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Interview with Dr Mariam Aldogani Start Network Program Manager in Yemen

  • by Helen James
  • 23 Jan 18

Four year-old Rima has been treated and vaccinated by Save the Children, she is responding well to treatment


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Interview with Dr Mariam Aldogani, Save the Children's Hudaydah Field Manager and Start Network Program Manager in Yemen.

“I am so worried. I am so worried. We do not even have a testing center. All of the cases we have treated are suspected. None have been confirmed. Imagine that.

"Hudaydah has the second highest rate in Yemen. It is sad but not surprising. In this conflict, the people who are the most abused and isolated suffer the most. Bait Alfaqeh has the highest amount of cases of diphtheria like it does with cholera and did with measles and malaria.

"Most people in Yemen have not been vaccinated. We don’t even have the stockpile of vaccines in country. Not the type needed for this kind of outbreak. We have routine children all in one, or multi group vaccines that inoculate against rubella, measles and Diphtheria and it is designed for children under two years old. What are we meant to do with that? The blockade makes it so hard to get the medicine we need.


Save the Children launches a series of diphtheria vaccination campaigns for children in Yemen.

"Diphtheria is so contagious it’s spread through air droplets. When we do vaccinate we have to inoculate the household and the seven surrounding houses. That is how infectious diphtheria is. It is not being taken seriously enough.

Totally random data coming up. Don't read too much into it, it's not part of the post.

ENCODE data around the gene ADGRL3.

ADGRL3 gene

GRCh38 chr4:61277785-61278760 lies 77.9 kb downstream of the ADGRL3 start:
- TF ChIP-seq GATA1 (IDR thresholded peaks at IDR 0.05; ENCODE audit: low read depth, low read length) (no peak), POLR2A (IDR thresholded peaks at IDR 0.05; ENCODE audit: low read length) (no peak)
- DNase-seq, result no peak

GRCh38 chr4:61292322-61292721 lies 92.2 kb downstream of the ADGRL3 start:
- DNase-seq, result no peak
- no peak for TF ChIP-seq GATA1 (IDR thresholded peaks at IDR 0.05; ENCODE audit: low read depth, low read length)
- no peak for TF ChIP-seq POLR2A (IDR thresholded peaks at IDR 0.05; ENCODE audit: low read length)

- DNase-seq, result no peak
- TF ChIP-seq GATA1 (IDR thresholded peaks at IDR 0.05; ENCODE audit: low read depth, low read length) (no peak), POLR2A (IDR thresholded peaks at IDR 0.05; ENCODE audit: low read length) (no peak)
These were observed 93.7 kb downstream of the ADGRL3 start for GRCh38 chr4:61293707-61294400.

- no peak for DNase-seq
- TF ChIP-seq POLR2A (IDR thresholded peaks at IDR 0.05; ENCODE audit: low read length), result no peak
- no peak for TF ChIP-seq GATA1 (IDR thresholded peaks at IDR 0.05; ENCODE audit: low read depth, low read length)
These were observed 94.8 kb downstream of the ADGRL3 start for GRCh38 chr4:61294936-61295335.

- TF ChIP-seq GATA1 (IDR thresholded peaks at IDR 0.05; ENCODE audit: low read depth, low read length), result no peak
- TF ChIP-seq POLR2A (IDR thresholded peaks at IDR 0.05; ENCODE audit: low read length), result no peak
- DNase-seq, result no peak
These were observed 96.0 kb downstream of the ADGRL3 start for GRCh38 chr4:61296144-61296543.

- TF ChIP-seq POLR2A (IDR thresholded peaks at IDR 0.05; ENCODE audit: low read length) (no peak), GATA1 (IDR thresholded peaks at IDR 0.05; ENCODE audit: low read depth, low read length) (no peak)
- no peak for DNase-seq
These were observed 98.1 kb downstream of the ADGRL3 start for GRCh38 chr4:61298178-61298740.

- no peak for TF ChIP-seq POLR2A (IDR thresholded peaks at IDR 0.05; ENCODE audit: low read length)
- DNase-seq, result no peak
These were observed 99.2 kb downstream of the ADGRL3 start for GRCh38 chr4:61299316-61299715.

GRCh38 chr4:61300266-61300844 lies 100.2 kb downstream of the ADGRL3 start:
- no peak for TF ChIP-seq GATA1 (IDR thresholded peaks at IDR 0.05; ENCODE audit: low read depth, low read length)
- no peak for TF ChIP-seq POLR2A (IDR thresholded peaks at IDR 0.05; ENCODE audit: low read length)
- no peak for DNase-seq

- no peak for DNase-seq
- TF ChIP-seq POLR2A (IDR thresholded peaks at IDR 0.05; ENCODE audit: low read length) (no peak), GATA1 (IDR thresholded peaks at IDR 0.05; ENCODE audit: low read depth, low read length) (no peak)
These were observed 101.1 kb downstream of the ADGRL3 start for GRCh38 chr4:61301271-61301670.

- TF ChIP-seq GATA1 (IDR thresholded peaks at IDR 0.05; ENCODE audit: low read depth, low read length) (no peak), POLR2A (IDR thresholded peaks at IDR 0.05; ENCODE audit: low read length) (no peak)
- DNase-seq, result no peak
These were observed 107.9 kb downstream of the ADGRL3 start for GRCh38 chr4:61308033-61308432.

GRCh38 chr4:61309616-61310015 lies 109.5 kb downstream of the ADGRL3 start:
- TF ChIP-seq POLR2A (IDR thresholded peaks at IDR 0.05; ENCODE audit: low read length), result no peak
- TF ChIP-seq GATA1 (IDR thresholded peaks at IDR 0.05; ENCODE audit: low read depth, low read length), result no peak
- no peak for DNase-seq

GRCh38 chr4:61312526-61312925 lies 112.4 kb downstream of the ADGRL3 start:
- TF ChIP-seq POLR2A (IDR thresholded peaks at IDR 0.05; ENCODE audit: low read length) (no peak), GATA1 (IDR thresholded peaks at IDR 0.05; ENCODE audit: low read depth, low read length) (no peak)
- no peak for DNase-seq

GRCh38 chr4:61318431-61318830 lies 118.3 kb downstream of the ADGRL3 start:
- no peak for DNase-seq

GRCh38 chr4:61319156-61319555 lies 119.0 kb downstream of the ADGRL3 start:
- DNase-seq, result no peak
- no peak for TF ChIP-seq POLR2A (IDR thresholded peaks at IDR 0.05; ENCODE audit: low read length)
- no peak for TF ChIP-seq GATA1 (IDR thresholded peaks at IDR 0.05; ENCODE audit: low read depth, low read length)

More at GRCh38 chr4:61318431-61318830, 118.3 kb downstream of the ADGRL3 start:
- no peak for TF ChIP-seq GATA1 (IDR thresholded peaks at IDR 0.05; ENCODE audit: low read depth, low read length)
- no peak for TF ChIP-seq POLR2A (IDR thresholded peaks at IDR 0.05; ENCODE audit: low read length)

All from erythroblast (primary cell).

"We have some funding, thank goodness but it is not enough to save the lives of all the people that are infected. Do you know what 24 hours means? Money, and we do not have the budget to support it. The Isolation centers need staff, equipment and medical specialists not general practitioners.

"We need cardiologists and renal EMTs; diphtheria attacks your heart and kidneys. We need ventilators. When our beneficiaries come to our clinics and isolation centers it’s usually at the advanced stages of the infection and we do not have the capacity to help them so some of them die.

"I cried with a mother yesterday (Wednesday 10th). Her eldest daughter died. They came too late. There was nothing else I could do. Sometimes I feel useless.

"We receive cases from Hajja and Rayma governorates because Save the Children has the most effective program in country thanks to the Start Network and our campaigning is working. People mostly children in the late stages of the infection travel to our locations but because of how infectious diphtheria is it is likely they infected many people on the way here.

"Diphtheria is spreading and unless we take a lot of action now, the death toll will be unimaginable.

"This is why we need funding to support incentives, for operational costs, community mobilization and capacity building.

"The Start Network could really help by providing funds to run our isolation centers 24 hours a day. We need the money to attract the specialists; we need medical equipment and vaccines suited for this outbreak before it is too late."

This interview was conducted by Save the Children as part of it's Start Fund response to diphtheria in Yemen.

The Start Fund is a pooled fund which is backed by UK Aid, the Irish Ministry of Foreign Affairs, the Dutch Ministry of Foreign Affairs, Belgian Development Cooperation and the European Commission’s humanitarian aid department. It provides rapid financing to underfunded small to medium scale crises, spikes in chronic humanitarian crises, and to act in anticipation of impending crises, filling a critical gap in humanitarian financing.

View the active alert for Diphtheria in Yemen
Read more about the Start Fund

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  • by Helen James